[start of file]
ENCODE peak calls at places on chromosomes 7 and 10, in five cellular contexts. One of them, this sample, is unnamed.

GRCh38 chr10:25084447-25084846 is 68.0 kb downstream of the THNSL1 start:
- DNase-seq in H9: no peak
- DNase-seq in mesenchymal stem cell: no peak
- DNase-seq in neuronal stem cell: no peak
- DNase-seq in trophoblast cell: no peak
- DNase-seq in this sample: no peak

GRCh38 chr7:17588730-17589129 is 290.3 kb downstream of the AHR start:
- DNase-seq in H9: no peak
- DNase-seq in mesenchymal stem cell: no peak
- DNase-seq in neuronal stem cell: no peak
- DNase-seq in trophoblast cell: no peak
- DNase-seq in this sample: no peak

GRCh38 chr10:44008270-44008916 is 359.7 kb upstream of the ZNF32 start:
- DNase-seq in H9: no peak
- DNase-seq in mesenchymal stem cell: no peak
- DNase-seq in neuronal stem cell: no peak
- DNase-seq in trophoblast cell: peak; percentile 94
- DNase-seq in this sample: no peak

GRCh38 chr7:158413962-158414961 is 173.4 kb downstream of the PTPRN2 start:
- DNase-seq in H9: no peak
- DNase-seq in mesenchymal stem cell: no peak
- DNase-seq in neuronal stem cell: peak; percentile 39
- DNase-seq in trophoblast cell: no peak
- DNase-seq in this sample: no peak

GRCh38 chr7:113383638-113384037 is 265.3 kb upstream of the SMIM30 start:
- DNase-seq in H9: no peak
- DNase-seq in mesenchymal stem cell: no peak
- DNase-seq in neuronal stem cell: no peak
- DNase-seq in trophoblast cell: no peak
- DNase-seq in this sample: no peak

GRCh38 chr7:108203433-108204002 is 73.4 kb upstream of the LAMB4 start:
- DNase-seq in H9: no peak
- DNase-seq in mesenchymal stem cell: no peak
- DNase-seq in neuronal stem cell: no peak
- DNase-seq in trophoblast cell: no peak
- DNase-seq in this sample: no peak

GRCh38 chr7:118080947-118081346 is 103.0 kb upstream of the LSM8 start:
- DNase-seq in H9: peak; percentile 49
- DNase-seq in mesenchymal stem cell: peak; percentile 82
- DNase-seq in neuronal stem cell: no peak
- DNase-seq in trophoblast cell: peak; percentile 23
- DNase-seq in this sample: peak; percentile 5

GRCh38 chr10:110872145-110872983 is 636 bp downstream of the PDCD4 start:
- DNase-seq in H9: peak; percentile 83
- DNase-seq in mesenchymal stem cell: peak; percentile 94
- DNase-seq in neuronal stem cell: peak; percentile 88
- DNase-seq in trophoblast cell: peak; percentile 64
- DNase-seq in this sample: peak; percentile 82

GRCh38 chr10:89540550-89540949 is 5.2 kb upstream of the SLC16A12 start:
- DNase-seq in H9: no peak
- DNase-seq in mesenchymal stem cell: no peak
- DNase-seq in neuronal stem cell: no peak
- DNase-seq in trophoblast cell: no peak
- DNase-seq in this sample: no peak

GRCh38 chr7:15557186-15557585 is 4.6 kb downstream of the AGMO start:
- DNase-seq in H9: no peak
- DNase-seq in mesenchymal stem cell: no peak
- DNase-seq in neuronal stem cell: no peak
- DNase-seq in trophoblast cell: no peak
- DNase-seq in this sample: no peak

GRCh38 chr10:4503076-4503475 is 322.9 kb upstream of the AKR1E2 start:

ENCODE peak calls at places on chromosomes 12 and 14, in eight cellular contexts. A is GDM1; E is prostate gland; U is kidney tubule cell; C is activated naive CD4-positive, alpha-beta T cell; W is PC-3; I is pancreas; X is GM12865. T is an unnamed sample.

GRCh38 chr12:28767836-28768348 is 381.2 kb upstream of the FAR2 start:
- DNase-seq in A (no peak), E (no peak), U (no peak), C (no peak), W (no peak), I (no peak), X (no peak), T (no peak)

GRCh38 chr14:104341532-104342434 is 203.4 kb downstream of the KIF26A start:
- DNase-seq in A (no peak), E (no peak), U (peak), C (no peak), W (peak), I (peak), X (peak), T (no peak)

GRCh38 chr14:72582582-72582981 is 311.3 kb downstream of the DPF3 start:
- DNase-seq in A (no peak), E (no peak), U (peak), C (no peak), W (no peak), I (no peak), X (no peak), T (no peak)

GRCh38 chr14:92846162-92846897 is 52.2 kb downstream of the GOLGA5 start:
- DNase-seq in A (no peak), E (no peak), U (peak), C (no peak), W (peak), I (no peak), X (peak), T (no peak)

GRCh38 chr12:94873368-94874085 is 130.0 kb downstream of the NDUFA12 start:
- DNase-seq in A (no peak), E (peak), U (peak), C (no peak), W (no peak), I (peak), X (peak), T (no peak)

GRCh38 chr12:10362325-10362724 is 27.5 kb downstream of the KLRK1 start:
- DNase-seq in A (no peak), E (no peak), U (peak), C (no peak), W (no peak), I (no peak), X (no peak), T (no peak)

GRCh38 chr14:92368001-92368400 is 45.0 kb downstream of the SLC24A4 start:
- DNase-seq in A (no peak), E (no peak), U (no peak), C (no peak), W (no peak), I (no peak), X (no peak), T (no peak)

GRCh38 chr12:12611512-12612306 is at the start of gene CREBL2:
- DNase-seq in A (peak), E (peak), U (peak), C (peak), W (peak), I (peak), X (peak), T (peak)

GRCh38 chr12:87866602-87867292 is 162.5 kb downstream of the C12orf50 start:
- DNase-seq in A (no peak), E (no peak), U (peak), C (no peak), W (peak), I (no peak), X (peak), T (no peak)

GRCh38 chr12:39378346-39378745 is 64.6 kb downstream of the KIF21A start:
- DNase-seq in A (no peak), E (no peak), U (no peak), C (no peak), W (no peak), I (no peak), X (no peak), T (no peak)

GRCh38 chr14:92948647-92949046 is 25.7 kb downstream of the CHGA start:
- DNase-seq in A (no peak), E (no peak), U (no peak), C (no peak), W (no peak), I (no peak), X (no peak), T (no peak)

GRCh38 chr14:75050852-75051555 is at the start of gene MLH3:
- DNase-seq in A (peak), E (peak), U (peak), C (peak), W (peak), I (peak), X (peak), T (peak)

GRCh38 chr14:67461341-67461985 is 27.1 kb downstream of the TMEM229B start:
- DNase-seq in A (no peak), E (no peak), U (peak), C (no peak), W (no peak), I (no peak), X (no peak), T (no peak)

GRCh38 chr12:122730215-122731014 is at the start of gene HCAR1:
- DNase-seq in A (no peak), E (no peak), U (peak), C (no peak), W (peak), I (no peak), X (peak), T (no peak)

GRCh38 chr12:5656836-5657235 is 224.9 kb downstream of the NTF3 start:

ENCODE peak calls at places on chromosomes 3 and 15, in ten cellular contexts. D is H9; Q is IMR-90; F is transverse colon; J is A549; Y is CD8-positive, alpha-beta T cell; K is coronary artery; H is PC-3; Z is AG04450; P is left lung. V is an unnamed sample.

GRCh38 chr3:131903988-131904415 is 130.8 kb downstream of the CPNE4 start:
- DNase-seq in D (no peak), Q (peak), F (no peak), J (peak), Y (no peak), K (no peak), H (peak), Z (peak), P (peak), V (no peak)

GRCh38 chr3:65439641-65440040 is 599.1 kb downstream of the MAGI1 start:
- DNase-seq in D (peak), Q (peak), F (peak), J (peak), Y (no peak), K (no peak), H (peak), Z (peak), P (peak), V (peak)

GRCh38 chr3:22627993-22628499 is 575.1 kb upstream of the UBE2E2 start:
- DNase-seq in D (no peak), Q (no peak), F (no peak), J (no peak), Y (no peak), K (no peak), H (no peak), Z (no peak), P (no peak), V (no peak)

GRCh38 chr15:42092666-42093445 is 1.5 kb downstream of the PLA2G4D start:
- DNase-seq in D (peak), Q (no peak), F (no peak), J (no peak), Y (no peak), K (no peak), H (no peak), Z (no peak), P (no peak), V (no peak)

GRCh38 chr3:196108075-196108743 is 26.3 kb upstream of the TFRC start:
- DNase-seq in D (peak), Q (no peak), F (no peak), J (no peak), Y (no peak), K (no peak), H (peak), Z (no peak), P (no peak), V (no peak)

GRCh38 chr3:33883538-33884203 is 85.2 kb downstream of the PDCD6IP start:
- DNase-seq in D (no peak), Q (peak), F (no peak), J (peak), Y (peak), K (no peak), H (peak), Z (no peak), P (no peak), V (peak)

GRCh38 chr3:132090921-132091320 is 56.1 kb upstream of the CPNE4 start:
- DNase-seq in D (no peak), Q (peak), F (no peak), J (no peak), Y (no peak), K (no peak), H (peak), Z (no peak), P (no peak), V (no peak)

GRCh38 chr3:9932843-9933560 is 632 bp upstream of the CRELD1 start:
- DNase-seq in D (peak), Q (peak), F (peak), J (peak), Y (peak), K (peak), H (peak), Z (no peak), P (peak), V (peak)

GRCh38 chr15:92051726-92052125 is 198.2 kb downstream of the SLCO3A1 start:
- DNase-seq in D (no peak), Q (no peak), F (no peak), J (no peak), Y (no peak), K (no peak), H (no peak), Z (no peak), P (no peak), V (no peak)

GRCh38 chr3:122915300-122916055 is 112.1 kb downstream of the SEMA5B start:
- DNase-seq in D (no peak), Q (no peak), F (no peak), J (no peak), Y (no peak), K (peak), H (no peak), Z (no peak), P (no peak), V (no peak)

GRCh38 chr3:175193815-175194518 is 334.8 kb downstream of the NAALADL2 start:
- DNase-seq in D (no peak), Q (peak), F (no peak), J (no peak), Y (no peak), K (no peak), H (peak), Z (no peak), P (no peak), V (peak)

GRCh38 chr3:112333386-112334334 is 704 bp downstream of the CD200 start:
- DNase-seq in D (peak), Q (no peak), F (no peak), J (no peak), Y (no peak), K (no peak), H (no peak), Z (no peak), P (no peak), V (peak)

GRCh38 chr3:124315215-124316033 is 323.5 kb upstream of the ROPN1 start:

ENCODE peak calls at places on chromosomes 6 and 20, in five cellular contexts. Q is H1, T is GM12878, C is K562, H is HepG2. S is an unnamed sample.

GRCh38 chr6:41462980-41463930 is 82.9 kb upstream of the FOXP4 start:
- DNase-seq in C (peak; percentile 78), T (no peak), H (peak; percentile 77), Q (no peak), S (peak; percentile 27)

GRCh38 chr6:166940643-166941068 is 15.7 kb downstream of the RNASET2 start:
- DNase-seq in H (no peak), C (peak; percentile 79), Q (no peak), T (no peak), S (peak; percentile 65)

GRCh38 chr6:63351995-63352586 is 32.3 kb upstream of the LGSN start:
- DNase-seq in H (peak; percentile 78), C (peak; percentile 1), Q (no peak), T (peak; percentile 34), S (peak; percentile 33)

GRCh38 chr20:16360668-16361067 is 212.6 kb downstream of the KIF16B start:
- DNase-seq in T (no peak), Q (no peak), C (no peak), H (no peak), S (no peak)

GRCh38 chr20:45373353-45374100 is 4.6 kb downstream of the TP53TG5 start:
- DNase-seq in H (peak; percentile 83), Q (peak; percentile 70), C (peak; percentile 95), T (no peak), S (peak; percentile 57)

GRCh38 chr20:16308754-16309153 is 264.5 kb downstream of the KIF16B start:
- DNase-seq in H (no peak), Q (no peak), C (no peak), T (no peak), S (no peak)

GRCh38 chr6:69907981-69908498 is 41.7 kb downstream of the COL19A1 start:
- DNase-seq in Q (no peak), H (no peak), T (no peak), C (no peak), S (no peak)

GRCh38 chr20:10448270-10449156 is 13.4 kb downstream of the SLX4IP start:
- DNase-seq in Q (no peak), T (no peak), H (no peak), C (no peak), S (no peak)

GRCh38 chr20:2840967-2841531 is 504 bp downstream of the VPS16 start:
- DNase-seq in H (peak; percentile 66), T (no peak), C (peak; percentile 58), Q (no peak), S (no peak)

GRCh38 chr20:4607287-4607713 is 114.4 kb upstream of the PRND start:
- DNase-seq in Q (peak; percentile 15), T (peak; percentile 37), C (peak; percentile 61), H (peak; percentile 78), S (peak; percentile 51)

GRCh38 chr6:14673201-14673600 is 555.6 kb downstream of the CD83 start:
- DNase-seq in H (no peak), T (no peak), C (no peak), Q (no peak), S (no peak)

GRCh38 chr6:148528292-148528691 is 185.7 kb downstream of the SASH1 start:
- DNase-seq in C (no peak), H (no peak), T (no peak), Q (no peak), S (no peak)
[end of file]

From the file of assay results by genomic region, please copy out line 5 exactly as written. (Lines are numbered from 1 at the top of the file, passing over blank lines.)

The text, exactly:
- DNase-seq in neuronal stem cell: no peak